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Anthrax in the House Raises Anxiety

Anthrax was discovered today, for the first time, in a House of Representatives office building. And anthrax anxiety spread in every direction.

Today's discovery came as no surprise to investigators--who say they expected to find traces of anthrax at other mailing facilities--this one inside the Ford Office Building, which handles mail for House Minority Leader Dick Gephardt, among others.

Capitol physician Dr. John Eisold, said, "There is no standing recommendation to expand testing to any other workers other than the workers in that room."

It makes the third location on Capitol Hill which tested positive for anthrax, and the first affecting the House of Representatives.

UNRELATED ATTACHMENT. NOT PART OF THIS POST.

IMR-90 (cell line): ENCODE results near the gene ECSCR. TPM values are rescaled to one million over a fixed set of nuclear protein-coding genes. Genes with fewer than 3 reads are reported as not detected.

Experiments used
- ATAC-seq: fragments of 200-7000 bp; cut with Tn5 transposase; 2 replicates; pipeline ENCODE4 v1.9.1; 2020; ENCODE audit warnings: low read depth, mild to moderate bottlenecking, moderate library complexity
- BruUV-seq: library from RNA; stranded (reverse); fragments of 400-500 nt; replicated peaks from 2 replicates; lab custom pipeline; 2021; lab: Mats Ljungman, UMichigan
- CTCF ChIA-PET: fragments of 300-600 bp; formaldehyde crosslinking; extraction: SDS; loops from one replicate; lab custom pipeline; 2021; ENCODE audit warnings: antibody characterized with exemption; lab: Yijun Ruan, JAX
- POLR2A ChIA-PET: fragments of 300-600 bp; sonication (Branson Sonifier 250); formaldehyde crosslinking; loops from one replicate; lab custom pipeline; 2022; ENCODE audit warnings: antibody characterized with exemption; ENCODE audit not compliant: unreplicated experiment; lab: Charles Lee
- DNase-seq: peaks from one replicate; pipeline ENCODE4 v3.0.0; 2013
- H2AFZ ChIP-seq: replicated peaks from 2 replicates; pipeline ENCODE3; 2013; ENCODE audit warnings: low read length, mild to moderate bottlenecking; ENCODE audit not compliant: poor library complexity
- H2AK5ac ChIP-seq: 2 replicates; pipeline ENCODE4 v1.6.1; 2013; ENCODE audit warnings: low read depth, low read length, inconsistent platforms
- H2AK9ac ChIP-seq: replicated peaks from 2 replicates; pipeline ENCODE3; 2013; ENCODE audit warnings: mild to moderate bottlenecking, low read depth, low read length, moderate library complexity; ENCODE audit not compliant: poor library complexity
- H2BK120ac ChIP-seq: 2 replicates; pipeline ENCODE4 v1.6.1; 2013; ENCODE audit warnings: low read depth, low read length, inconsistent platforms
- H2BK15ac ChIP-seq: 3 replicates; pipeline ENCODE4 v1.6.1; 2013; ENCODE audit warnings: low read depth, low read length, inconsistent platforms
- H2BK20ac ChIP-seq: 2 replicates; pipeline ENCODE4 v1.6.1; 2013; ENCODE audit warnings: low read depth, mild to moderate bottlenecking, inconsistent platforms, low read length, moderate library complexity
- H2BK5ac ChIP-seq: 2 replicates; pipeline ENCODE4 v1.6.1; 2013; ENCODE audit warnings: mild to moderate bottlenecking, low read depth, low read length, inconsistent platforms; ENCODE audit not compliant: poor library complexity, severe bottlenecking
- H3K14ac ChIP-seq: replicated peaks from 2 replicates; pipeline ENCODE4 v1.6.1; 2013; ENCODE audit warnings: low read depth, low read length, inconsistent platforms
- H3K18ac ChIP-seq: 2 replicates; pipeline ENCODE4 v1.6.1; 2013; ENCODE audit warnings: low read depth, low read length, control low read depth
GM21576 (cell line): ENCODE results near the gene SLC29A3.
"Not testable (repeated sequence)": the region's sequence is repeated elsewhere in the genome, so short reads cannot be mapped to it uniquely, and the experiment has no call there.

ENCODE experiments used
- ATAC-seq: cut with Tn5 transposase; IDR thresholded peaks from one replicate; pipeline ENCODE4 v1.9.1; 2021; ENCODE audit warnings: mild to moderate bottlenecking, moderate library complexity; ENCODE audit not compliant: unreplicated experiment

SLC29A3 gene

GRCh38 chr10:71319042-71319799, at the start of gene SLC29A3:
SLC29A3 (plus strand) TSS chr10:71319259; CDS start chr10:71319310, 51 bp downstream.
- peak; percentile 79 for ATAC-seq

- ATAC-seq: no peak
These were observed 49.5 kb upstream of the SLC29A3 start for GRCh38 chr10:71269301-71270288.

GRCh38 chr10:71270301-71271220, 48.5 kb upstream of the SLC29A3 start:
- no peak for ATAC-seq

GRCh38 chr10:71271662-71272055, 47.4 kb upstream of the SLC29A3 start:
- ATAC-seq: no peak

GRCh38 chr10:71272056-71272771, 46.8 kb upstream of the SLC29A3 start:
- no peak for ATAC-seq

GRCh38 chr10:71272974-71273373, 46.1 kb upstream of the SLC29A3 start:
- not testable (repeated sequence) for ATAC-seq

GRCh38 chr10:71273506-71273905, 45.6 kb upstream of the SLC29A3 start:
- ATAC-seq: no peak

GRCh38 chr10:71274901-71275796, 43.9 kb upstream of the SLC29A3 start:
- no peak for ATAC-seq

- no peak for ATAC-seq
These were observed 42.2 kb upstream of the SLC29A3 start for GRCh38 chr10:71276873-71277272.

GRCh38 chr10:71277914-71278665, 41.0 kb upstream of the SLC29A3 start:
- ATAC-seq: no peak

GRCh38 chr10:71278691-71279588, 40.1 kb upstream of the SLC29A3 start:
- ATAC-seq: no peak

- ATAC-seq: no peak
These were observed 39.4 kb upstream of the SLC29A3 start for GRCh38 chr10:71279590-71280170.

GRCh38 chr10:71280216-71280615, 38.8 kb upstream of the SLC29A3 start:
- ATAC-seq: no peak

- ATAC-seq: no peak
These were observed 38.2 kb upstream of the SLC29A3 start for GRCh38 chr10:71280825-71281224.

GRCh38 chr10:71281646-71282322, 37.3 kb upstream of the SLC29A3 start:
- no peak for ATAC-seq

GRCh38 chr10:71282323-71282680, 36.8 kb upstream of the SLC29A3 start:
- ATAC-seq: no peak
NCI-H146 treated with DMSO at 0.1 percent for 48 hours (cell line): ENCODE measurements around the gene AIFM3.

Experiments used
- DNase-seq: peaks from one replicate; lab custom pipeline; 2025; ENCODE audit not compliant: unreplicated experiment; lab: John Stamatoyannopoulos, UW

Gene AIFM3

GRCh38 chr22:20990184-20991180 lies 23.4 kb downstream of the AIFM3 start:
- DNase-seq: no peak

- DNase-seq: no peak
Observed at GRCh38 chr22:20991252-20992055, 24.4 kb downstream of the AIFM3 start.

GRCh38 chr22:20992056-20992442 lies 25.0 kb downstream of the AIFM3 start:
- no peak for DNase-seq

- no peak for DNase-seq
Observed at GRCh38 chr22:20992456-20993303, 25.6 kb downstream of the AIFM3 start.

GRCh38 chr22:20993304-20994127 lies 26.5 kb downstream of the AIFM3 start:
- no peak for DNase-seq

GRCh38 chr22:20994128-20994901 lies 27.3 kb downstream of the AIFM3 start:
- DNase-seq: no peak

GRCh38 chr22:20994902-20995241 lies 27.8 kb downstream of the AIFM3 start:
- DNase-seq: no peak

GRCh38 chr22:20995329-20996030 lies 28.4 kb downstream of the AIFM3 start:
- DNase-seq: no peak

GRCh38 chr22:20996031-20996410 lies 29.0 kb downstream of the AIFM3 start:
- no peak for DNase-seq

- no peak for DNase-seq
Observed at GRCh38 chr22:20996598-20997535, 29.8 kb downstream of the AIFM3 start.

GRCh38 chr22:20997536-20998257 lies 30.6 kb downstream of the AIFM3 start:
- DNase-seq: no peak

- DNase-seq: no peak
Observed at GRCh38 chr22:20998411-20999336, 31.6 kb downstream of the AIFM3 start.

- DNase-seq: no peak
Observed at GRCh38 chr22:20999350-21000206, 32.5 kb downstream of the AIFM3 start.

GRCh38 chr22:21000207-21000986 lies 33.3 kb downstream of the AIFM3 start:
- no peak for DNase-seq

In Trenton, New Jersey, the source of the letters sent to Senator Tom Daschle and to NBC News, federal investigators were going door to door. So far, they've identified the mailbox where the letters came from, which sent chills through a community not used to the attention.

Bob Dix, a Ewing, New Jersey, resident, said, "It really bothers me. It bothers me a lot because I never thought I would see something like this happen."

But the real clue is the bacteria itself. Although the spores taken from three separate locations all appear to have come from the same batch--it is not as sophisticated as once thought.

Tom Ridge, director of the office of homeland security, said, "The tests show that these strains have not, quote unquote, been weaponized."

The difference is the size of the granules, as demonstrated to Dan Rather by anthrax expert William Patrick.

Weapons-grade anthrax would have been easier to trace. But now investigators may have to expand their search to some labs around the world where unweaponized anthrax is cultured for research. The equivalent, one said, of finding a microscopic needle in a very dangerous haystack.

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